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Facts & Arguments Essay

Why rats are a teacher's best friend Add to ...

Disgusting personal revelations are difficult, especially when they involve infestations. It's all the more difficult when the infestation is in a classroom where you have been entrusted with the education of other people's children.

Let me unburden myself. My classroom has an infestation of goodwill brought on by a pair of that most reviled of species, Rattus norvegicus, the Norway rat. These specimens have craftily insinuated their way into the hearts of hundreds of students at the high school where I work. Successfully clawing through the walls of fear, revulsion and plain old prejudice, they have obtained their rightful status as an educator's best friend.

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Over the past few years, my classroom has changed from just another cinder-block cube to become the venerable School of Rat.

I teach a university-level psychology course (soon to be renamed Advanced Rat Whispering) at a public school in Toronto, and some years back I was casting about for ideas to make my lessons more "hands-on" for my students. Budget and space restrictions would not permit the lab equipment that would have been desirable, but a pair of rats, a serviceable cage and provisions for the year could all be had for less than $200.

I made my intentions known to a few of my colleagues, and was met with the mildest support I have ever encountered. "Will they bite the kids?" some asked (though not in a hopeful spirit). "What if they get loose?" others asked. "No one will want to be in your classes," still others declared.

This was not the first time in history that a major educational innovation would be opposed by naysayers, scoffers and avowed rat-haters. Undaunted, I kept asking the question until I got the answer I wanted. I put the query to my students. Here I got the support I needed from those who were born to love rats, heed their lessons and receive their wisdom. We put a resolution to acquire rats to a thoroughly undemocratic vote, and won.

Then I put in the order for our first pair from a science supply company. When I told the secretary in the school office who handles departmental orders what I was up to, I think she considered early retirement on the spot.

"Will I have to touch them when they arrive?" she asked.

"Only if you really want to," I said.

"I'll call you in your classroom when they're delivered," she said, suppressing her gag reflex.

The first of numerous pairs of rats arrived about a week later. Since then, many tiny paws have roamed around Room 215. The students have given the rats various names: sometimes brain parts, sometimes slang terms for psychoactive drugs, sometimes after younger siblings. Our current pair is known as Cere and Bellum.

The rats have participated in sundry experiments to aid in the advancement of science, including rope-climbing, eating contests, maze running and desk jumping.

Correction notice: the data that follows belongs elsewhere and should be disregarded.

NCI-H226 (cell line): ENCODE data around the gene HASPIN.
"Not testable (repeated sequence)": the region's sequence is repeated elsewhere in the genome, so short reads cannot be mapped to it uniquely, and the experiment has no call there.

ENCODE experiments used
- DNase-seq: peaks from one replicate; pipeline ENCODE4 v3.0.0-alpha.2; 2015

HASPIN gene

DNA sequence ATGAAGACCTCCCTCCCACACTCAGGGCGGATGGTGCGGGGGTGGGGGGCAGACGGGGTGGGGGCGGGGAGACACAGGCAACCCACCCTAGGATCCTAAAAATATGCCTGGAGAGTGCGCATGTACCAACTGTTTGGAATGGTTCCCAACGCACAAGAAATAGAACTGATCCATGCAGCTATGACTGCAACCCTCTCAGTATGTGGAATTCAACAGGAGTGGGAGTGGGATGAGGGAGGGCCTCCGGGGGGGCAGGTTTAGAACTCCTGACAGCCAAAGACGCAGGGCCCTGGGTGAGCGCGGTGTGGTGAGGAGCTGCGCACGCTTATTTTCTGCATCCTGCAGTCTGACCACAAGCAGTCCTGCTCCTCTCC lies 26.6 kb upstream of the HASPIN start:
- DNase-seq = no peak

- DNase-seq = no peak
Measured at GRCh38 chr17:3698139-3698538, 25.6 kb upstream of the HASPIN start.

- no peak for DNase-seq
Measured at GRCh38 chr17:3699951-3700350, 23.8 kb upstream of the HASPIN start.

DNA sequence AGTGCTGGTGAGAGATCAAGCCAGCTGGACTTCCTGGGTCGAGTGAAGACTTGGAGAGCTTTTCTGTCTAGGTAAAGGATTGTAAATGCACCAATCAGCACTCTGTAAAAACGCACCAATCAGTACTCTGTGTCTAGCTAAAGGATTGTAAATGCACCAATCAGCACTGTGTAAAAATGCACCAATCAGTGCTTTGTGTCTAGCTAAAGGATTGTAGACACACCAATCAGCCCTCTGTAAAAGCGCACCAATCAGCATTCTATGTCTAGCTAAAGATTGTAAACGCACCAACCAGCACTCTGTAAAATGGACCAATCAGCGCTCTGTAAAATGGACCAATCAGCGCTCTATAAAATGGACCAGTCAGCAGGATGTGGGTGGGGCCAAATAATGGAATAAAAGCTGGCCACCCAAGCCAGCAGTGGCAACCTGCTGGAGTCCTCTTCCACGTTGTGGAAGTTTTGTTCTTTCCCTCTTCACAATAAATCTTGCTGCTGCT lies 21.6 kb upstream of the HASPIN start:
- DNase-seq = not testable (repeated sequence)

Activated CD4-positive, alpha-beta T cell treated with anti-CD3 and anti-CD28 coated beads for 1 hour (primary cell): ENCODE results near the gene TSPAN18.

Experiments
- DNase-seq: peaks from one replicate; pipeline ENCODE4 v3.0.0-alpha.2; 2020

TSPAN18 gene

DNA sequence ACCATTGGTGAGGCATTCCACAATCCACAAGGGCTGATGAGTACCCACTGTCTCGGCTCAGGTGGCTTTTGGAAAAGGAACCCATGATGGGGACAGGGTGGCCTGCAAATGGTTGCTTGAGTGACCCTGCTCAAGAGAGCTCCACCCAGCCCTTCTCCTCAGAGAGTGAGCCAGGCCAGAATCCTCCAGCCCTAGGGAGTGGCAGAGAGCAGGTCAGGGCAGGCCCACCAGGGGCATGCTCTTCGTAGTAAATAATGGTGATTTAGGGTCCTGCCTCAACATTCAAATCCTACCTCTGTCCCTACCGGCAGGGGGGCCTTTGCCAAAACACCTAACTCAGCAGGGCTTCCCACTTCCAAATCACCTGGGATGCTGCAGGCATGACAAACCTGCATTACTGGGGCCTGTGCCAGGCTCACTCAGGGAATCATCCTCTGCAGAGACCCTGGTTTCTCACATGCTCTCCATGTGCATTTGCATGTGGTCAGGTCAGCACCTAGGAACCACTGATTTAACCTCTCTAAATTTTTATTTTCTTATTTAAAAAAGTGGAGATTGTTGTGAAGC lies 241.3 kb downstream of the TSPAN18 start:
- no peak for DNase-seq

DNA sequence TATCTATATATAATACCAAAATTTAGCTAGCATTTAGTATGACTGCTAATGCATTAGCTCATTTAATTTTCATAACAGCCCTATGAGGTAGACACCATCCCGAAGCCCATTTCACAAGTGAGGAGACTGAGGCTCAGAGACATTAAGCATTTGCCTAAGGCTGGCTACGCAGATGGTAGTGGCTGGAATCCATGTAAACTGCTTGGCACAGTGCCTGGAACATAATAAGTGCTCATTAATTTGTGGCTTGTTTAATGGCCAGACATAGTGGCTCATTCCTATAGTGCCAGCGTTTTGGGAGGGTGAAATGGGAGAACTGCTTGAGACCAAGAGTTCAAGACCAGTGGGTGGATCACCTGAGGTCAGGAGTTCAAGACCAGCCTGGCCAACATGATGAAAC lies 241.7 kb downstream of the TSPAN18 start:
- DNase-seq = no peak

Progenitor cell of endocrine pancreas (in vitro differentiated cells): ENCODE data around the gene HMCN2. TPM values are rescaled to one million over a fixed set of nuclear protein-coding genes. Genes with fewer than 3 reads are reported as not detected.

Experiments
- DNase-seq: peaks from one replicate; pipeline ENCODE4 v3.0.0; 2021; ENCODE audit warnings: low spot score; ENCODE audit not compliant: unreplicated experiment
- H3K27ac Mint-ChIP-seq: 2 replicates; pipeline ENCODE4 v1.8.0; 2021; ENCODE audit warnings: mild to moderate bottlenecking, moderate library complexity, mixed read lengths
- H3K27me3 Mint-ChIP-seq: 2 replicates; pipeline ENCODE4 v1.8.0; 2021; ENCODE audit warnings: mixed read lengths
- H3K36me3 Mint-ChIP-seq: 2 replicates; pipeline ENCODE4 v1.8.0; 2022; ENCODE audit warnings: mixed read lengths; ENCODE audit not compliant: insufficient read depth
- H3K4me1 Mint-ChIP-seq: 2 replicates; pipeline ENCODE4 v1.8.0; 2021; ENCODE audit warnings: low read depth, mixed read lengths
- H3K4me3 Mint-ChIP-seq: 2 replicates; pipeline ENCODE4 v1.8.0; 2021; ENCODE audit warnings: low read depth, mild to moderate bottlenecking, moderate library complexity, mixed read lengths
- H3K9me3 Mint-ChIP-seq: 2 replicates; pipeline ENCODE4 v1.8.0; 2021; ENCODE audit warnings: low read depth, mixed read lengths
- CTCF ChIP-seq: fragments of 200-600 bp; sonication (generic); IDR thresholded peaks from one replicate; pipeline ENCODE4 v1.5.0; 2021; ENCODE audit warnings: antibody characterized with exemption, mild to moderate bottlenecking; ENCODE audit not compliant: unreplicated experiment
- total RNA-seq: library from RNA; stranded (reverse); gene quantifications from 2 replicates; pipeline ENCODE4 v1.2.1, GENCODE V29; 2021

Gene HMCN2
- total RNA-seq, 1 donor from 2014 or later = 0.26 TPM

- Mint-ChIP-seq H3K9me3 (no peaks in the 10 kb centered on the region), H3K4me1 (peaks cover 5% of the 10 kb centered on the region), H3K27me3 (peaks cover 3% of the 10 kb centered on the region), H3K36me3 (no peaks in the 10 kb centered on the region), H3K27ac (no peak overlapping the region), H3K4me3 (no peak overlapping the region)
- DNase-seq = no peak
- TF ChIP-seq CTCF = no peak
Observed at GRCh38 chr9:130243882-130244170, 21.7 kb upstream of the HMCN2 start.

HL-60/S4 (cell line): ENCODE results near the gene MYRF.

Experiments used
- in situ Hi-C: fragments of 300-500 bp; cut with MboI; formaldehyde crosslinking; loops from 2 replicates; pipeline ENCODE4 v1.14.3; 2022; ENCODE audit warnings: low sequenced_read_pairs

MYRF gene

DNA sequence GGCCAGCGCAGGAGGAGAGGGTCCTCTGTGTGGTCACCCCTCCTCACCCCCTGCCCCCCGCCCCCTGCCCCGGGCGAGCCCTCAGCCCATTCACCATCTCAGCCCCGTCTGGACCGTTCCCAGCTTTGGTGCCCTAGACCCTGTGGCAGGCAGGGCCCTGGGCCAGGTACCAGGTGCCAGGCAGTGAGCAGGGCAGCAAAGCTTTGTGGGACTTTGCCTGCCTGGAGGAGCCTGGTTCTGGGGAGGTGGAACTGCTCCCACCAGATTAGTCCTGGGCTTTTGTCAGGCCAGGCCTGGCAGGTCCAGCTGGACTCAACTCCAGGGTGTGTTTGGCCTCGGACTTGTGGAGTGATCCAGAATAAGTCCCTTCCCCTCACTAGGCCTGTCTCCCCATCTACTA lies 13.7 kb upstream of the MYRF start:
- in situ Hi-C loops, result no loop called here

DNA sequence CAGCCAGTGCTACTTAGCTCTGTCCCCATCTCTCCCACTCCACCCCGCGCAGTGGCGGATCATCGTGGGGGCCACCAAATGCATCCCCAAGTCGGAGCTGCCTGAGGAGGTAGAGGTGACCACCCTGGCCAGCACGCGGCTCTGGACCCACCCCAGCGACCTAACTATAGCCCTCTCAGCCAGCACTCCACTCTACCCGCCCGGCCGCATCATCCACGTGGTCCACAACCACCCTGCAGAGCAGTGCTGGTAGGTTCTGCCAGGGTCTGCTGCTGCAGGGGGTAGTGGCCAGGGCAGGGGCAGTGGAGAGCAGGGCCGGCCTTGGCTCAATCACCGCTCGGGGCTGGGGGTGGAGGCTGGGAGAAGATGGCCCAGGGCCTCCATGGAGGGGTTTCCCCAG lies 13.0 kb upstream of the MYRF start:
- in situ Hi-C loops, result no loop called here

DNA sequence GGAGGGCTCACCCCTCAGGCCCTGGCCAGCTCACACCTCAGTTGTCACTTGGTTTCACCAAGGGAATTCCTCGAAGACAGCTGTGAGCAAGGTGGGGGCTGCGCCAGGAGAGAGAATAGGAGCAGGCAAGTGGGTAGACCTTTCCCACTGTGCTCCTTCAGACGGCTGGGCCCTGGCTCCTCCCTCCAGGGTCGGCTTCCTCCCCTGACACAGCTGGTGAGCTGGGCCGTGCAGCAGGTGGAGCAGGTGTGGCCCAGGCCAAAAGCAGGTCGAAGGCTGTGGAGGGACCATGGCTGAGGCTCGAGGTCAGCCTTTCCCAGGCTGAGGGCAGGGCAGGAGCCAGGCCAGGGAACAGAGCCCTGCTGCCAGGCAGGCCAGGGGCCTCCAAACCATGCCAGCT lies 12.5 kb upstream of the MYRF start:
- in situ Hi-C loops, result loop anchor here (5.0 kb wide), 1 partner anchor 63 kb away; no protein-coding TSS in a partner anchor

But as so often happens in education, the most valuable contribution of the School of Rat has been outside classroom hours. They have become a lunch-time and after-school attraction for students who have moved on from my classes or who never took my courses in the first place. Young people who have never had family pets find themselves ensnared in the trap of an intriguing little animal that has successfully beaten all human attempts to wipe it out over millennia.

A tall student passing my room happens to glance in the doorway and stops in her tracks: "Why do we have rats in the school, sir?"

"We use them in experiments in psychology class."

"They're so cute. But their tails are nasty!"

"Would you like to hold her?"

Nervous hands are extended to the white rat I'm holding. "Oh my God, she's so soft! If they're so cute, why do people hate them so much?"

Rather than bore this new applicant to the School of Rat with a lengthy explanation, I suggest that she feed the rats.

"What do they eat?"

"What have you got?"

"You mean they'll eat anything?"

"Sure. You wouldn't survive thousands of years of humans trying to kill you if you were picky about what you eat."

"That's so cool."

Thus another student is enrolled in the School of Rat. Students in this school confess to having dreams about the rats, call the rats their children, keep the rats on their desks during lessons and organize ad hoc rat races along the chalkboard ledges. They come to play with the rats when the school day becomes too stressful or to make new friends. They are struck by the bond they can create with a non-human, and, yes, they grieve the severing of that bond when the rat inevitably dies.

A Grade 9 boy enters my room at lunch time. "Sir, are your rats boys or girls?"

"They're girls."

"Why don't you get a boy and a girl so they can have children?"

I delicately explain that rats will mate up to 200 times a day if given the opportunity, that a single rat can be responsible for thousands of offspring.

His jaw drops. "Wow, I wish I was a rat!"

A rat he will never be, but one day he may be an alumnus of the School of Rat.



Mark Harding lives in Toronto.

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